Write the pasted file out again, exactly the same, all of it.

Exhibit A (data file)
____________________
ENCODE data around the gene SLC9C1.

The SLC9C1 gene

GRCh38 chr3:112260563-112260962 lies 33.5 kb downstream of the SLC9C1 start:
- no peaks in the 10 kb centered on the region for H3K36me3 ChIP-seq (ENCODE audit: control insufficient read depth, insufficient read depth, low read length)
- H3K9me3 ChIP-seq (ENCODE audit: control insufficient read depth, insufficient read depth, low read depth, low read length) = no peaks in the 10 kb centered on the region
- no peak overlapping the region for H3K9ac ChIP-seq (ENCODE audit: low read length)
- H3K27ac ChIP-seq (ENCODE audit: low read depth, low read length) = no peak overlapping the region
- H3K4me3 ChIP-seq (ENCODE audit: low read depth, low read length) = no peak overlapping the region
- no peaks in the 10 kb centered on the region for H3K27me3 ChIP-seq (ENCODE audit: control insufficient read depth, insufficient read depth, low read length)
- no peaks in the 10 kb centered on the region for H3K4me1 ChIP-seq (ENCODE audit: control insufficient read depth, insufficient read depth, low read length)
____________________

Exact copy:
ENCODE data around the gene SLC9C1.

The SLC9C1 gene

GRCh38 chr3:112260563-112260962 lies 33.5 kb downstream of the SLC9C1 start:
- no peaks in the 10 kb centered on the region for H3K36me3 ChIP-seq (ENCODE audit: control insufficient read depth, insufficient read depth, low read length)
- H3K9me3 ChIP-seq (ENCODE audit: control insufficient read depth, insufficient read depth, low read depth, low read length) = no peaks in the 10 kb centered on the region
- no peak overlapping the region for H3K9ac ChIP-seq (ENCODE audit: low read length)
- H3K27ac ChIP-seq (ENCODE audit: low read depth, low read length) = no peak overlapping the region
- H3K4me3 ChIP-seq (ENCODE audit: low read depth, low read length) = no peak overlapping the region
- no peaks in the 10 kb centered on the region for H3K27me3 ChIP-seq (ENCODE audit: control insufficient read depth, insufficient read depth, low read length)
- no peaks in the 10 kb centered on the region for H3K4me1 ChIP-seq (ENCODE audit: control insufficient read depth, insufficient read depth, low read length)